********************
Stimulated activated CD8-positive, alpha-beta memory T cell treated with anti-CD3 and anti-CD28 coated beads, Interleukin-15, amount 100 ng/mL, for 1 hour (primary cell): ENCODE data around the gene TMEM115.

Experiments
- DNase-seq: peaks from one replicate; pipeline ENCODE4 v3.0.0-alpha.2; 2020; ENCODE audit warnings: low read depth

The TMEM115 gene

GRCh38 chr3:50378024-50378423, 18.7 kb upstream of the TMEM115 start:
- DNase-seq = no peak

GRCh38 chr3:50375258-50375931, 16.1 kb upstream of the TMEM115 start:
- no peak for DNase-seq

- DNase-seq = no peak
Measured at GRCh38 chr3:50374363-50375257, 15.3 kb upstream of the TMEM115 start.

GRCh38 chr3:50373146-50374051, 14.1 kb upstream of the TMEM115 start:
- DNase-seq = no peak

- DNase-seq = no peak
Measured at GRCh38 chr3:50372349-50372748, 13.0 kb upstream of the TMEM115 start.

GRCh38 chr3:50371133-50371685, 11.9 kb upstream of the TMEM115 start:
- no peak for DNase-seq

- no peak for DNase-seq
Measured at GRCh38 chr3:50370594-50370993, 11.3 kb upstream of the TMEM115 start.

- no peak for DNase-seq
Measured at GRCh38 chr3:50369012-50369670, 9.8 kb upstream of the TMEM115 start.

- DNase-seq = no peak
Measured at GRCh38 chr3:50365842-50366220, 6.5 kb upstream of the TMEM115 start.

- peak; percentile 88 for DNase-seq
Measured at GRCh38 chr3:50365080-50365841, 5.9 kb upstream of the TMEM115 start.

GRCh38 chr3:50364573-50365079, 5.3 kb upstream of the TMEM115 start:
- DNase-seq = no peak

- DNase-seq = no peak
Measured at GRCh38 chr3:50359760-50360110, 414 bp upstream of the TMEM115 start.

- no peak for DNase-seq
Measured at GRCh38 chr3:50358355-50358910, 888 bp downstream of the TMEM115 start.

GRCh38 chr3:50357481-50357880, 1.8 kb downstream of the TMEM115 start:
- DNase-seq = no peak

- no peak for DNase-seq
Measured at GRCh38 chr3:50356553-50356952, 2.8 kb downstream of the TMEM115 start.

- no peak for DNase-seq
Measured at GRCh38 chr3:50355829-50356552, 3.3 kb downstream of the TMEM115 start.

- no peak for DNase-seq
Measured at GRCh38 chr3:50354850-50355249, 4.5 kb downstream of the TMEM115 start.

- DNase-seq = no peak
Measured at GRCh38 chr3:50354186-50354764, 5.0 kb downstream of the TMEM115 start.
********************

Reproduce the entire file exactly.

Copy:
Stimulated activated CD8-positive, alpha-beta memory T cell treated with anti-CD3 and anti-CD28 coated beads, Interleukin-15, amount 100 ng/mL, for 1 hour (primary cell): ENCODE data around the gene TMEM115.

Experiments
- DNase-seq: peaks from one replicate; pipeline ENCODE4 v3.0.0-alpha.2; 2020; ENCODE audit warnings: low read depth

The TMEM115 gene

GRCh38 chr3:50378024-50378423, 18.7 kb upstream of the TMEM115 start:
- DNase-seq = no peak

GRCh38 chr3:50375258-50375931, 16.1 kb upstream of the TMEM115 start:
- no peak for DNase-seq

- DNase-seq = no peak
Measured at GRCh38 chr3:50374363-50375257, 15.3 kb upstream of the TMEM115 start.

GRCh38 chr3:50373146-50374051, 14.1 kb upstream of the TMEM115 start:
- DNase-seq = no peak

- DNase-seq = no peak
Measured at GRCh38 chr3:50372349-50372748, 13.0 kb upstream of the TMEM115 start.

GRCh38 chr3:50371133-50371685, 11.9 kb upstream of the TMEM115 start:
- no peak for DNase-seq

- no peak for DNase-seq
Measured at GRCh38 chr3:50370594-50370993, 11.3 kb upstream of the TMEM115 start.

- no peak for DNase-seq
Measured at GRCh38 chr3:50369012-50369670, 9.8 kb upstream of the TMEM115 start.

- DNase-seq = no peak
Measured at GRCh38 chr3:50365842-50366220, 6.5 kb upstream of the TMEM115 start.

- peak; percentile 88 for DNase-seq
Measured at GRCh38 chr3:50365080-50365841, 5.9 kb upstream of the TMEM115 start.

GRCh38 chr3:50364573-50365079, 5.3 kb upstream of the TMEM115 start:
- DNase-seq = no peak

- DNase-seq = no peak
Measured at GRCh38 chr3:50359760-50360110, 414 bp upstream of the TMEM115 start.

- no peak for DNase-seq
Measured at GRCh38 chr3:50358355-50358910, 888 bp downstream of the TMEM115 start.

GRCh38 chr3:50357481-50357880, 1.8 kb downstream of the TMEM115 start:
- DNase-seq = no peak

- no peak for DNase-seq
Measured at GRCh38 chr3:50356553-50356952, 2.8 kb downstream of the TMEM115 start.

- no peak for DNase-seq
Measured at GRCh38 chr3:50355829-50356552, 3.3 kb downstream of the TMEM115 start.

- no peak for DNase-seq
Measured at GRCh38 chr3:50354850-50355249, 4.5 kb downstream of the TMEM115 start.

- DNase-seq = no peak
Measured at GRCh38 chr3:50354186-50354764, 5.0 kb downstream of the TMEM115 start.